Archive | October, 2008

“WHEN’S IT GONNA GET HERE??” (BRING ON THE POP CULTURE PARADE!)

20 Oct

by Kevin Wollenweber and Rachel Newstead

Foreword from Rachel:

Acting according to the maxim that it’s better to have good content than frequent content, a very burnt-out Kevin and I have stayed away for awhile. But nothing provides quite the motivation to write as new DVD releases, and we have a video bonanza in the coming months. The latest Looney Tunes Golden Collection goes on sale today, with the third volume of Fleischer Popeye DVDs soon to follow. Kevin talks about the new releases in his latest “musings”, written a couple of days ago (and only now posted by procrastinator me–sorry, Kevin).

Jimmy Weldon, Tom Hatten and friends

Jimmy Weldon with "Webster Webfoot"--above him, Tom Hatten poses with a friend who shall remain nameless...

Not that we haven’t been busy during our hiatus. We’ve been spending far too much of our time haunting the best undiscovered treasure on the Internet, namely Stu Shostak’s Shokus Internet Radio. Every Wednesday the esteemed Mr. Shostak interviews a different legendary figure from the world of animation and pop culture. This past week he spoke with two children’s show hosts well-known to generations of former kids in Southern California (and those fortunate few in other parts of the country who had cable): Tom Hatten and Jimmy “Webster Webfoot” Weldon.

I never had the pleasure of seeing Mr. Weldon in his prime, though I have heard him, and very likely you have too (Weldon took his vocal talents to Hanna-Barbera in the early sixties, as the voice of Yakky Doodle). Weldon’s a good old southern boy (Texas, to be exact) who’s enough of a character to fit in with my crazy South Carolina family–he may have made his fortune providing voices for ducks, but he himself is something of a live-action version of a certain, I say, certain animated chicken. Rooster, that is. Interviewing Jimmy Weldon has to be the easiest job in the world for any interviewer–all one need do is sit back and let him do the talking.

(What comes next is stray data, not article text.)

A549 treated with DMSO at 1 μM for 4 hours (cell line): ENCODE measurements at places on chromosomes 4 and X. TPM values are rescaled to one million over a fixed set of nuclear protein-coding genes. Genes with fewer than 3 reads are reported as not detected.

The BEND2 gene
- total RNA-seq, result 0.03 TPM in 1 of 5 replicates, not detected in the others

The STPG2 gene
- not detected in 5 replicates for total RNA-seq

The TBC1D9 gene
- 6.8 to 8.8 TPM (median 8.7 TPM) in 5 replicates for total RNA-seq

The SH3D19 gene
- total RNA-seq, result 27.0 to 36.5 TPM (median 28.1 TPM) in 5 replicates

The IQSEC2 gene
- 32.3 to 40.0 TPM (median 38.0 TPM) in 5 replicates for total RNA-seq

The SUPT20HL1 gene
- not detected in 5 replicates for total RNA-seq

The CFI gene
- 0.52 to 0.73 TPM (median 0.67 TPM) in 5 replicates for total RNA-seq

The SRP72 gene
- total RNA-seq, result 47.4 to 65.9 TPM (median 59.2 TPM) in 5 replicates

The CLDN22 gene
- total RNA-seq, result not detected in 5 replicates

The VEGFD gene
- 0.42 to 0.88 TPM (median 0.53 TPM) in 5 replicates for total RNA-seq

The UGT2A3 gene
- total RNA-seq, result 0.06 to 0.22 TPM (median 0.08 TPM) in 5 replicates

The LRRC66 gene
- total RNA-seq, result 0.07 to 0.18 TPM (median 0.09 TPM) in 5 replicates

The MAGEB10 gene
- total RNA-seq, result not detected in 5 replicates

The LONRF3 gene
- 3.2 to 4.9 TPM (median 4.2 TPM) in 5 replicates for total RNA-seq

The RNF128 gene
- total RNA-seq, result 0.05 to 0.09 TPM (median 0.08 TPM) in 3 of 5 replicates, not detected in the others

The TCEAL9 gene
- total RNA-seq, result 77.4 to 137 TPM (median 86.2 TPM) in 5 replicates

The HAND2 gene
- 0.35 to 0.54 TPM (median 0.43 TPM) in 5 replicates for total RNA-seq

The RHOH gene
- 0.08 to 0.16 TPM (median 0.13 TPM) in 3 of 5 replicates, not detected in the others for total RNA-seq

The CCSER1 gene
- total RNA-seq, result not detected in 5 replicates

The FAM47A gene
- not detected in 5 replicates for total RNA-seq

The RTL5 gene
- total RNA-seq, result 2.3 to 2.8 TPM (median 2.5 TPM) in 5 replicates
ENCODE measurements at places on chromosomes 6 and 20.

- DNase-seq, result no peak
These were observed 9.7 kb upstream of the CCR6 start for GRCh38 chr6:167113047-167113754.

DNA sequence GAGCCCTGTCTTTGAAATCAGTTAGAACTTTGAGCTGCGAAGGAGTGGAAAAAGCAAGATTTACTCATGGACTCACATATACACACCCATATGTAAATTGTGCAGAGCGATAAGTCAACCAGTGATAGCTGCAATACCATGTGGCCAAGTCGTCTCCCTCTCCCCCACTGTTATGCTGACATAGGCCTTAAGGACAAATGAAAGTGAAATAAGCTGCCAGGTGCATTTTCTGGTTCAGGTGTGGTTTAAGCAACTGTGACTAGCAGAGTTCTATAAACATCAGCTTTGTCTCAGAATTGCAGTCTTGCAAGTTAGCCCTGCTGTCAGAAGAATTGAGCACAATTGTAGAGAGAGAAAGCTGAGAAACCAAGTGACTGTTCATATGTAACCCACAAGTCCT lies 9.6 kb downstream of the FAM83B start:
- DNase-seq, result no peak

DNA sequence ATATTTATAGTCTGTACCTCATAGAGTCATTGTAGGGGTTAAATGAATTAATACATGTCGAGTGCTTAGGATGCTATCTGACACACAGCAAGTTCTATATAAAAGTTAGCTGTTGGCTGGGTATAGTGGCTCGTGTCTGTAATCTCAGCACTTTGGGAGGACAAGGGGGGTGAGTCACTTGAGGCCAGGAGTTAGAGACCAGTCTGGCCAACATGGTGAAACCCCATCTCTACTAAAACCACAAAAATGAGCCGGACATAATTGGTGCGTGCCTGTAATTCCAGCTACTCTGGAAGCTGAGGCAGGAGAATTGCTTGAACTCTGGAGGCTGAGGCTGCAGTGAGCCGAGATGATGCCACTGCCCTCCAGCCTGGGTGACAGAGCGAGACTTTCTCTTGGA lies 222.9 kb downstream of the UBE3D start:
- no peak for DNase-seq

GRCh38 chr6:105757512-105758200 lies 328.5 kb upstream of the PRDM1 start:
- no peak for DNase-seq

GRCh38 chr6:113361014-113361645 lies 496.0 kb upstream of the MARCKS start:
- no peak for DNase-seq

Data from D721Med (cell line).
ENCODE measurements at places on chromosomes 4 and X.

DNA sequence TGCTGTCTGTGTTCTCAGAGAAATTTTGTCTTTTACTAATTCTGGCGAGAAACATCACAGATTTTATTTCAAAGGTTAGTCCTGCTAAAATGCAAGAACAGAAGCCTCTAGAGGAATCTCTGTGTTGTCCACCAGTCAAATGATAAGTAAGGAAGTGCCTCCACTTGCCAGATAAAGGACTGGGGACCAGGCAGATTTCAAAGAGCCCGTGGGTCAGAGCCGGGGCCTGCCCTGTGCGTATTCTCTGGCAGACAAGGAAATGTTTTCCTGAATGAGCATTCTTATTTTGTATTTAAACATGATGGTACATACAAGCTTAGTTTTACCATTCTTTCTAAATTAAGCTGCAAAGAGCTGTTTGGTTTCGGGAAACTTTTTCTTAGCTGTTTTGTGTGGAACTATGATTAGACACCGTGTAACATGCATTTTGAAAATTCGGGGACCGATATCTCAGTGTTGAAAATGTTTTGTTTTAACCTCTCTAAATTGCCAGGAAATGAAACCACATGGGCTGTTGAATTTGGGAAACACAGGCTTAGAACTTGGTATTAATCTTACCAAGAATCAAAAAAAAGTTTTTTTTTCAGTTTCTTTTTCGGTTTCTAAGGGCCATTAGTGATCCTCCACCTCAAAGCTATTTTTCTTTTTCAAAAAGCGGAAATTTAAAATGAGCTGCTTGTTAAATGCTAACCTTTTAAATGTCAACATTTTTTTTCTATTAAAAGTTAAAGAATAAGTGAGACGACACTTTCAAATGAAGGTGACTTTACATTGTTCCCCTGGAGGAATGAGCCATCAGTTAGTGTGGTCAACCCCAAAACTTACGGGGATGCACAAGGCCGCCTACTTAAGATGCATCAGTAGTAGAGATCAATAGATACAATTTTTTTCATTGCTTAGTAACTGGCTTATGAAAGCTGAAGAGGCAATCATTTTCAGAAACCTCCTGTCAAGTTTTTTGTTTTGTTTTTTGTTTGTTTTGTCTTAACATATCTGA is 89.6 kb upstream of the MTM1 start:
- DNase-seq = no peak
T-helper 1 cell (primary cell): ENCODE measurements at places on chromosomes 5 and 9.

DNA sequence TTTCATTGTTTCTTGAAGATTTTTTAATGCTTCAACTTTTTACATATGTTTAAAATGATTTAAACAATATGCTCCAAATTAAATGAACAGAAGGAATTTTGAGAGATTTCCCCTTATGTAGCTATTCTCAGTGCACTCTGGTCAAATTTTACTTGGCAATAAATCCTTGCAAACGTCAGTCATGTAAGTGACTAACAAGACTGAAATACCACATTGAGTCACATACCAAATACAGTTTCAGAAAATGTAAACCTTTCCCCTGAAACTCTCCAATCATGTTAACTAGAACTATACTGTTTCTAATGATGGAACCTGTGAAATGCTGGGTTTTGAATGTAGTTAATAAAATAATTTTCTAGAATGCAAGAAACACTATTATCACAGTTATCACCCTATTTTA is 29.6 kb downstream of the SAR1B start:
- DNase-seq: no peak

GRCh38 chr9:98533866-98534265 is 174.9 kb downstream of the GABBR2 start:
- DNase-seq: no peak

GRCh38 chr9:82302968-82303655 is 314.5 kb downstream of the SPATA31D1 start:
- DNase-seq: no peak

Tom Hatten hardly needs an introduction here, as my admiration for the man knows no bounds–and I never miss an opportunity to say so. I’ve written about him extensively in this blog, as he was the catalyst for my own interest in animation and animation history.

If you want to catch Mr. Weldon and Mr. Hatten, you’ll have to hurry, no thanks to me. (Procastination strikes again). Shostak airs repeats of his program all week, meaning the Weldon/Hatten edition will air just one more time: tomorrow at 4 P.M. Pacific time (adjust accordingly for your particular corner of the globe). Just follow the link I’ve provided above. Mr. Hatten and Mr. Weldon will thank you.

If you stick around to the end, you might catch a phone-in comment by a certain humble toonkeeper expressing her heartfelt admiration for Hatten.

What’s that? Oh, yes–Kevin. I haven’t forgotten him. He’s interrupted his Daffy Duck-like vigil at the mailbox to express his boundless enthusiasm for the upcoming and newly-released flood of video headed our way. Pardon me while I go pace for him.

Well, folks, “ah-go-ny, ah-go-ny!!”  I feel like DAFFY DUCK at the opening scene of “DAFFY DOODLES”, as he impatiently paces in front of his mailbox wondering aloud the phrase that I’ve used as the title of this piece.  In the cartoon, a classic by Bob Clampett if there ever was one, Daffy is referring to his morning paper as he eagerly awaits the day’s comic adventures of DICK TRACY.  I use the over-anxious question as my impatient cry for October 28th or eventual due date of the arrival of LOONEY TUNES GOLDEN COLLECTION, VOL. 6!  I cannot wait for this stuff to hit the shelves and I am perhaps as anxious to find out how well it sells in hopes that, like the WALT DISNEY TREASURES collections, we see a sudden revamping of the series and news that it will indeed continue!  Oh, right now, the news is still that the series is halted after this volume, but that Warners cartoons are still on hand for future restorations and collections, delving deeper into the vaults, but this series is just too good to just flop here as the absolute overview.  I don’t say that there are no other interesting in-depth possibilities, but this volume just seems so good that to cut the series off here is like axing an entire fourth of a very good major motion picture!  I still hold out hope that the decision-makers can be convinced that, even in these hard economic times, people are throwing down their cash for this wonderful series and genuinely look forward to its arrival each year in our video collections.

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